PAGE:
India’s SCO membership could now play a bigger role in ensuring greater energy cooperation between energy producers and consumers by linking Central Asia and South Asia.


Owing to the availability of rich energy resources in the region, the SCO mooted the idea of having an SCO Energy Club in 2006 to have deeper energy cooperation among the member states. However, the ineffective mechanism of such an energy cooperation with China as a dominant player in the Central Asian energy market meant that the club failed to take off. This was because China was not so interested in creating and developing a regional energy hub. Its focus was on extracting energy resources to satiate its own energy demand by aggressively acquiring oil and gas assets. India’s SCO membership could now play a bigger role in ensuring greater energy cooperation between energy producers and consumers by linking Central Asia and South Asia, wherein Iran can be instrumental in facilitating the SCO Energy Club by becoming a major energy trading hub through the opening up of its Chabahar port.

This club would also enable a speedy implementation of a number of key energy and infrastructure projects in Central Asia and Iran, including the TAPI gas pipeline and the International North South Transport Corridor.

In addition this club can seek investments to boost their hydrocarbon and petrochemical sector in which India can play a significant role. To this extent Turkmenistan has already agreed to enhance the ambit of energy cooperation and to seek the expertise of Indian oil and gas PSUs in the fields of training, design, construction, exploration and production, during Modi’s visit to Central Asia. Similar such investments should be encouraged across the entire energy value chain of this region so as to make the SCO Energy Club more versatile and effective.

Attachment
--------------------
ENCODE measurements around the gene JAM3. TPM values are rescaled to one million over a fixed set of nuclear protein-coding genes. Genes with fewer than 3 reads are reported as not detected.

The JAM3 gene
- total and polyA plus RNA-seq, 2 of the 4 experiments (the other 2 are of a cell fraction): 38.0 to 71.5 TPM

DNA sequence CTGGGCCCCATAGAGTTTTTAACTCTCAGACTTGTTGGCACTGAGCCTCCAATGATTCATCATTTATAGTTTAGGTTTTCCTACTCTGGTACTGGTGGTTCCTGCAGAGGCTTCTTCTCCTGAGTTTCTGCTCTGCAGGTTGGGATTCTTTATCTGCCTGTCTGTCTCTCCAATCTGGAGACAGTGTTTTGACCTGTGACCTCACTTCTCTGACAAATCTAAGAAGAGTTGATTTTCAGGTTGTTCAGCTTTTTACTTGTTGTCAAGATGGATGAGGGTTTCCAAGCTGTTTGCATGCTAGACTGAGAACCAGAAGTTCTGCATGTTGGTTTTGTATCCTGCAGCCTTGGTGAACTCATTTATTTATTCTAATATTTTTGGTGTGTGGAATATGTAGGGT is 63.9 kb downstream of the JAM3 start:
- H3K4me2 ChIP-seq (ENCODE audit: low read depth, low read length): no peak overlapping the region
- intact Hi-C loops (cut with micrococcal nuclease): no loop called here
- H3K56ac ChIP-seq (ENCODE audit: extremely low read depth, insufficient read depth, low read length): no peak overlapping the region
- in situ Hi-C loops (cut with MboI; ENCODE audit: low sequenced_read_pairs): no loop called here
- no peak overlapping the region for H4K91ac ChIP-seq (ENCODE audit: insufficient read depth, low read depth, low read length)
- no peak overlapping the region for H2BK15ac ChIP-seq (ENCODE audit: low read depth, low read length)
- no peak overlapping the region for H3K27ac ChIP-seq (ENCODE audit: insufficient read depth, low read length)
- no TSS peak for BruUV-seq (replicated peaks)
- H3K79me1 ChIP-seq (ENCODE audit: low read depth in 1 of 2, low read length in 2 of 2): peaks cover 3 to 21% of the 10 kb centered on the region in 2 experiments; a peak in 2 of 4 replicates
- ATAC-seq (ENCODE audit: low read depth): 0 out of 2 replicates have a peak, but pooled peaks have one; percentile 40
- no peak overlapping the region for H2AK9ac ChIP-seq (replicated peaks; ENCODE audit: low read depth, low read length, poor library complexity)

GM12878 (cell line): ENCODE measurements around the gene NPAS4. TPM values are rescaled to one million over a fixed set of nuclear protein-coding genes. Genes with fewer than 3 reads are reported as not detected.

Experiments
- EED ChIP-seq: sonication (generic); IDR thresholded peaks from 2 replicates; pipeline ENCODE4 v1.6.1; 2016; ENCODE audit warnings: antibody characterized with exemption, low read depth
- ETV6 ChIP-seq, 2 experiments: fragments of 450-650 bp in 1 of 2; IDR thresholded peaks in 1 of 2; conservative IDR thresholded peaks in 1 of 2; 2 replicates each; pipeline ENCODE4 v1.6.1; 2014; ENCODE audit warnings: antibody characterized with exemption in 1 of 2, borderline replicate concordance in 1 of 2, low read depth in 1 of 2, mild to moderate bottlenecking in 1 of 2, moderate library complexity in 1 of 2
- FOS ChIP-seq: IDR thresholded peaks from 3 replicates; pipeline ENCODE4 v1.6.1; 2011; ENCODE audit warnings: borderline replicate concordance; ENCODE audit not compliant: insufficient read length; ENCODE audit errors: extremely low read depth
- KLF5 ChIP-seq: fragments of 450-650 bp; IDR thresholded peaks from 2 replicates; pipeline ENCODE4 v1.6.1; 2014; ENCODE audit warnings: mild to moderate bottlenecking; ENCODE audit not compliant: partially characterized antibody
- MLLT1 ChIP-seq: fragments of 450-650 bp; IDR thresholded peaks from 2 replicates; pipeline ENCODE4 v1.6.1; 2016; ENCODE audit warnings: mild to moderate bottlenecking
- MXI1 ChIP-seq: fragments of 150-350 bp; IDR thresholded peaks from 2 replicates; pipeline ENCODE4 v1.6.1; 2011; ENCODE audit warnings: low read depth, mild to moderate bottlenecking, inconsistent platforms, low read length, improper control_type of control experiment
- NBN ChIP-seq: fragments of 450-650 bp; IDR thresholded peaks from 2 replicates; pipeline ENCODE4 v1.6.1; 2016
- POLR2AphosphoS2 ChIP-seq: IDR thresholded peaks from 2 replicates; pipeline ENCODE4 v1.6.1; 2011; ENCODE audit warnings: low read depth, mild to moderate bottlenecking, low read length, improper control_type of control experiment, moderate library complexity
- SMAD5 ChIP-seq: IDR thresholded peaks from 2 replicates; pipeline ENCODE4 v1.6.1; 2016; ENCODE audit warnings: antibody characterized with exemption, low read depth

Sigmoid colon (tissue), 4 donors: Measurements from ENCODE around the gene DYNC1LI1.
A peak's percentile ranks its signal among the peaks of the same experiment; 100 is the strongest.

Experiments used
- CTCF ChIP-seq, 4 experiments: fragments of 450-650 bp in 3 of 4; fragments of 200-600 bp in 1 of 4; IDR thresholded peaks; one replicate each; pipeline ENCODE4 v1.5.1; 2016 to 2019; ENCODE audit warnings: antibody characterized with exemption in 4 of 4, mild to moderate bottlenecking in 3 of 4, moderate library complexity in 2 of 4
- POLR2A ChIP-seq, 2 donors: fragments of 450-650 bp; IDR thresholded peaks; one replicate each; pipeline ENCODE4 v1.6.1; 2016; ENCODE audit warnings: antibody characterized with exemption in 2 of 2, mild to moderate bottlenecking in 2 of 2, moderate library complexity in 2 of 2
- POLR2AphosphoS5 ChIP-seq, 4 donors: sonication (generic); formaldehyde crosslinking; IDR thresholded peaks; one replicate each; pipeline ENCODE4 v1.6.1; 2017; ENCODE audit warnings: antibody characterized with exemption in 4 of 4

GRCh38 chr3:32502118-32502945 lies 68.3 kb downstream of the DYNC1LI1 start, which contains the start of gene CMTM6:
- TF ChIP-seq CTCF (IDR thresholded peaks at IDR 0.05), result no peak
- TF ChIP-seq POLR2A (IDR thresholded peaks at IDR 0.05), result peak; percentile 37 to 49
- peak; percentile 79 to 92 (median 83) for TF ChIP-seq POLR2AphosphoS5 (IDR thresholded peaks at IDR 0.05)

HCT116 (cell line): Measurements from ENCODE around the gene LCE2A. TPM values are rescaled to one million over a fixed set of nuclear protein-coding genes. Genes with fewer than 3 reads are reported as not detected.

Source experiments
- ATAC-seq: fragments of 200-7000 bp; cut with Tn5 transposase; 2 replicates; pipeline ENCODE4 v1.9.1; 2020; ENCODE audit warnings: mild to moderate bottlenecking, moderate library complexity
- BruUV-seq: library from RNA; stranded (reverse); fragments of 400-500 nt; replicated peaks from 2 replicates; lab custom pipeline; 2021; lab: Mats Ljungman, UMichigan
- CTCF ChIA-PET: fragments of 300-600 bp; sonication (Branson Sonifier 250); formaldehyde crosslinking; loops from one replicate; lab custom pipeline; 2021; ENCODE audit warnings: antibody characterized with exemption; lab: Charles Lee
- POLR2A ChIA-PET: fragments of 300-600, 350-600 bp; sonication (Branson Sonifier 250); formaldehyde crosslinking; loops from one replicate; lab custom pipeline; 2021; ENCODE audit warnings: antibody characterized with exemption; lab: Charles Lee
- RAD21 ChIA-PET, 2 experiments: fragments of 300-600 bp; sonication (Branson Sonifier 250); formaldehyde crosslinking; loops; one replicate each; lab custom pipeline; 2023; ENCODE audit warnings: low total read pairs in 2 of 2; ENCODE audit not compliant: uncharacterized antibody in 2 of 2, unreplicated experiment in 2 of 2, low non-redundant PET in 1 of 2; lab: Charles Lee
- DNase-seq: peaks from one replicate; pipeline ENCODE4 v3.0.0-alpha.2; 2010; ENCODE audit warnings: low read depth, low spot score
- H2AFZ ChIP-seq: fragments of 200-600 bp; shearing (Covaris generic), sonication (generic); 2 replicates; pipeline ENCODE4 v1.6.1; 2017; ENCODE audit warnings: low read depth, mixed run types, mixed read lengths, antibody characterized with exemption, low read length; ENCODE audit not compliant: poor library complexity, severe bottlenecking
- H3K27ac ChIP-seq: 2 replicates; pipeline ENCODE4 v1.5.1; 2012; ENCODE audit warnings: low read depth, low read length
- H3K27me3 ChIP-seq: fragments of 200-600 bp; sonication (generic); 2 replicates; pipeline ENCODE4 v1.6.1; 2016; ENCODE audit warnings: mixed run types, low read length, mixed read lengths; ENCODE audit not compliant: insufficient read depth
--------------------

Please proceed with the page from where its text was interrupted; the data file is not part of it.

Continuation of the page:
Kazakhstan, the biggest oil and gas producer in Central Asia, also has advocated for an “Asian Energy Strategy” to adopt a comprehensive approach to energy security, with a greater thrust towards energy efficiency and environment protection. Integrating energy and climate goals, CAR can play a significant role in clean energy cooperation among its member countries and the region at large.

India’s joining of the Eurasian Economic Union would offer added an advantage in helping India integrate to CIS states too. Russia is already seeking to include China, India and Iran to the Eurasian Union.

Thus, Central Asia, which has been a playground for a zero-sum game among several external actors, could find new ground for energy cooperation post India’s SCO’s membership, with overwhelming response from active regional players.

This article originally appeared in The Huffington Post and is reprinted with permission.

Observer Research Foundation

ORF was established on 5 September 1990 as a private, not for profit, ’think tank’ to influence public policy formulation. The Foundation brought together, for the first time, leading Indian economists and policymakers to present An Agenda for Economic Reforms in India. The idea was to help develop a consensus in favour of economic reforms.